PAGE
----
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Swine Translational Symposium recap by Kaitlyn Sommer, Graduate Research Assistant, University of Illinois – Urbana, Champaign

The swine translational symposium started out with a presentation from Jonathon Hoek from SummitSmarFarms, speaking on "Equipping Humans--Optimizing Performance: The Role of Technology in Human Capital". In order to optimize performance with technology you need to have C-suite alignment’s, smart team, visibility, and smart margins.

Dr. Caleb Shull from The Maschoff’s spoke about "Utilizing Cameras to Predict Estrus and Ovulation" of sow’s. Dr. Shull found that there is an association between sow body temperature and timing of the estrus and ovulation cycle, but it is inconclusive. Currently The Maschoff’s are working alongside the University of Illinois, Sivanthan Laboratories and Episensors for predicting the timing of estrus and/or ovulation. Overall, there is still more information that is needed, but if this is successful then it will make the job easier and more enjoyable, along with providing a compelling and noticeable value proposition.

Dr. Karl Kerns from Iowa State University, presented “Opening the Black Box of Fertility Prediction”. Dr. Kerns spoke on his research and found that the first reported zinc ion fluxed from spermiogenesis through post-capacitation of higher order mammals. They also found that IVS-induced zinc signature changes can be a potential good indicator of fertility, along with zinc management potentially being useful for future semen developments.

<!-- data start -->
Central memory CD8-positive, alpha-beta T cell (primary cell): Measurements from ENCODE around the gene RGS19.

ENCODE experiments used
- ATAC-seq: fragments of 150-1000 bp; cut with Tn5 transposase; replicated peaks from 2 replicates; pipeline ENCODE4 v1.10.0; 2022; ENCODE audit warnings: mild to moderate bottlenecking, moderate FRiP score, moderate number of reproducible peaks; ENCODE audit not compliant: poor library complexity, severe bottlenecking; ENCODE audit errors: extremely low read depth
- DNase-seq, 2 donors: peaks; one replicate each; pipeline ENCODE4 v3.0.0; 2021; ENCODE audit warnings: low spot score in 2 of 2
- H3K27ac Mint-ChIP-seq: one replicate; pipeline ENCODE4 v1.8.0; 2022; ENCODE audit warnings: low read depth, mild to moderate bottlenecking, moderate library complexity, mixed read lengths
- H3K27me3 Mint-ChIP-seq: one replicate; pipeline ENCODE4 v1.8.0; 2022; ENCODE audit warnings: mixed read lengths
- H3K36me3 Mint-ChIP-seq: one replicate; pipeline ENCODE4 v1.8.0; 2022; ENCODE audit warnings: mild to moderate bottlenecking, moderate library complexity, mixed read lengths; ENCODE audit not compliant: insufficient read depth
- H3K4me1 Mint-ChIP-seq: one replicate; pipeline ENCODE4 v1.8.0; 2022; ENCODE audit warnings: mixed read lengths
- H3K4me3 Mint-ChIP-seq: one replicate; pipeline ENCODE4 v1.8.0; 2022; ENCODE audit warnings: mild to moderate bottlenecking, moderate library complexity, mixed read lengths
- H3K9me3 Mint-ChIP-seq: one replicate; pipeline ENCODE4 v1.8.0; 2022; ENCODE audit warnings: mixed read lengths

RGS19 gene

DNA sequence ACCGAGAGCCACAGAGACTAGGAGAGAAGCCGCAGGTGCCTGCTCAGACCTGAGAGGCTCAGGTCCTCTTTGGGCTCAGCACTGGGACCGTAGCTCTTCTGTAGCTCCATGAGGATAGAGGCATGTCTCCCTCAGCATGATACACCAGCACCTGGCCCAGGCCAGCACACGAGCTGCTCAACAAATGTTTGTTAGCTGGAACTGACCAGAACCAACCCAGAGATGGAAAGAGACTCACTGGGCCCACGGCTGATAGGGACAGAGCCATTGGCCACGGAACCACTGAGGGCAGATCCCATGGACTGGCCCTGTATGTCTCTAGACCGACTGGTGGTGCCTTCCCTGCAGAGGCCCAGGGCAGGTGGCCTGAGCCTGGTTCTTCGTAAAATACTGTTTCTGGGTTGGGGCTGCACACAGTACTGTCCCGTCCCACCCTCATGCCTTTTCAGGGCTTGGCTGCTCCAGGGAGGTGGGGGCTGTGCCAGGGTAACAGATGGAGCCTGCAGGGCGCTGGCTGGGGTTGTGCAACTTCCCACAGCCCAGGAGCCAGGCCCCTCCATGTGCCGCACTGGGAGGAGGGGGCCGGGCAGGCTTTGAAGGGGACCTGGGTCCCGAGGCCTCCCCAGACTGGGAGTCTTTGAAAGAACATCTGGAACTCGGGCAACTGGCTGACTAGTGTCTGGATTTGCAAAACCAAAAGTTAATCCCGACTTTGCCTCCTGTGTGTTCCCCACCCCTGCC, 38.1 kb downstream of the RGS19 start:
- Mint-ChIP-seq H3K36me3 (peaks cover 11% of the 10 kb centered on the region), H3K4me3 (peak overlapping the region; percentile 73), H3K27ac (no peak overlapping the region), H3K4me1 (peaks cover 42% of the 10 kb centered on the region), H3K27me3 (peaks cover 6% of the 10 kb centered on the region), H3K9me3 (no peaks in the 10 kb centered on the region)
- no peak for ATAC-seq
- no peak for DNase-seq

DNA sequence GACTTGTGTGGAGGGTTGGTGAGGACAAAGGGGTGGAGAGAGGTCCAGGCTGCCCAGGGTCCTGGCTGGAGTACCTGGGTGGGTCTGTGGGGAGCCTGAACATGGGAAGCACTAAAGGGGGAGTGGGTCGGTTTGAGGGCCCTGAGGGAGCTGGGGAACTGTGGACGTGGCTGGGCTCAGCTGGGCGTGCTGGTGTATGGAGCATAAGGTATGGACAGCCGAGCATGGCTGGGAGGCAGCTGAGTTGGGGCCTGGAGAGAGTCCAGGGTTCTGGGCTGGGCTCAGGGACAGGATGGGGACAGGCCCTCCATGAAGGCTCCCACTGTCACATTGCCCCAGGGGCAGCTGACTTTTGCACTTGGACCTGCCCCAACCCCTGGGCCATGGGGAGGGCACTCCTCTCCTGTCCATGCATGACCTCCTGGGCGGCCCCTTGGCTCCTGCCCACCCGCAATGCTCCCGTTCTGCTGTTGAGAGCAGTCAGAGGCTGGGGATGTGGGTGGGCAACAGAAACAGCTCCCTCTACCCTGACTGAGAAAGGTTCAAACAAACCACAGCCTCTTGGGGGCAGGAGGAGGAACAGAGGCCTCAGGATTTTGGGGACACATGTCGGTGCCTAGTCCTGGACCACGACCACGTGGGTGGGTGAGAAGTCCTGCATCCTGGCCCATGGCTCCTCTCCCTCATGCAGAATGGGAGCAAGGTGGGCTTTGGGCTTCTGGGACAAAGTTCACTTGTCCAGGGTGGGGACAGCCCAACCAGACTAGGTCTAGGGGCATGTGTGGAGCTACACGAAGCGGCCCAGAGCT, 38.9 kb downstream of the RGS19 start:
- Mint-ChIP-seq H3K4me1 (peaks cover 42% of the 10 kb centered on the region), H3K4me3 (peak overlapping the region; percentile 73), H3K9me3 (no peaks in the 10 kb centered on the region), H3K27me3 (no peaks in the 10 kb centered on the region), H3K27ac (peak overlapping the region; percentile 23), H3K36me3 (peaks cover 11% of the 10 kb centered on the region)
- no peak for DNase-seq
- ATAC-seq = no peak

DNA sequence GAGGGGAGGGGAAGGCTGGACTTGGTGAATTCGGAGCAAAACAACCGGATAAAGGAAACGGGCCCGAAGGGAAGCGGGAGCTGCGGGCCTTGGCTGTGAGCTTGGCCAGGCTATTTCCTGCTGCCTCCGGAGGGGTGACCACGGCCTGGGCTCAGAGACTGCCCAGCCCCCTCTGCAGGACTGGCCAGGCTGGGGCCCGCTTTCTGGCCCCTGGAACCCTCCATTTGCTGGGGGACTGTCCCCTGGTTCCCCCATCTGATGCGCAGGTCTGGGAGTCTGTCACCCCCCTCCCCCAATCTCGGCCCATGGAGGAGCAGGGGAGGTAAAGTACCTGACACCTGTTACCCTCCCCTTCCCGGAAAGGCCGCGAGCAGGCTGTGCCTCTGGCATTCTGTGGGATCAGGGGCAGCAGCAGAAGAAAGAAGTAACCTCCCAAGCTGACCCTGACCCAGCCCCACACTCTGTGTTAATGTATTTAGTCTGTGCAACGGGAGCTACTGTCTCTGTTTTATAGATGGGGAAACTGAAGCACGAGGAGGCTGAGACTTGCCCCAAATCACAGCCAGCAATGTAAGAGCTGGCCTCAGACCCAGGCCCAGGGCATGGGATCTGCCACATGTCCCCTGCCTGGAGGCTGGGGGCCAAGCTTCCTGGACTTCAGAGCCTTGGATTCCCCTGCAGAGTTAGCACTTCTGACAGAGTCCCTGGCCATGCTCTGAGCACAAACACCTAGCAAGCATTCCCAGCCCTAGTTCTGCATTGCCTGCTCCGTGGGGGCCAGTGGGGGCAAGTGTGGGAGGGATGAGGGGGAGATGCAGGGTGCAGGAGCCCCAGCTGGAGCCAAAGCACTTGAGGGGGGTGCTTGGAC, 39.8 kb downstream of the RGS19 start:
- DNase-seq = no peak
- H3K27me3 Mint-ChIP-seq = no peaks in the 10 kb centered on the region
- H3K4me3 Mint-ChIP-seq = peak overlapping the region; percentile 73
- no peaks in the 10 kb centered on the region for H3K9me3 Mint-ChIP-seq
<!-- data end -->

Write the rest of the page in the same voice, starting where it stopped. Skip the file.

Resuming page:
Aidan Connolly CEO of Cainthus. Aidan Connolly spoke about “Unlocking the Potential Through Digital Data Collection”. He started with what would better pig production, things such as individual production, husbandry and welfare, disease management, food safety, and food processing.  This can start to be accomplish by eight different technologies that are disruptive, such as 3-D printers, robots, drones, sensors, artificial intelligence, augmented reality, virtual reality and blockchain. These eight technologies rely on IOT or internet of things to work. These technologies are where Aidan Connolly believes the pork industry is going.

The last speaker of the day is Dr. Brett Ramirez, from Iowa State University spoke on what a connected barn is and how the industry can utilize it. He spoke about how a connected barn utilizes technology inside the barn, along with the advantages, disadvantages, what is possible and how to overcome these different issues in connected barns. Connected barns today can work with the climate of the barns, performance and health, facility and equipment, and other things such as controllers. While the four key issues in barns are the accuracy, signal conditioning, environment, and placement/location. The future of connected barns is supplementing the other data streams, assessing, and continuing to improve these technologies.

The recorded symposium will be available after the meeting on the meeting website.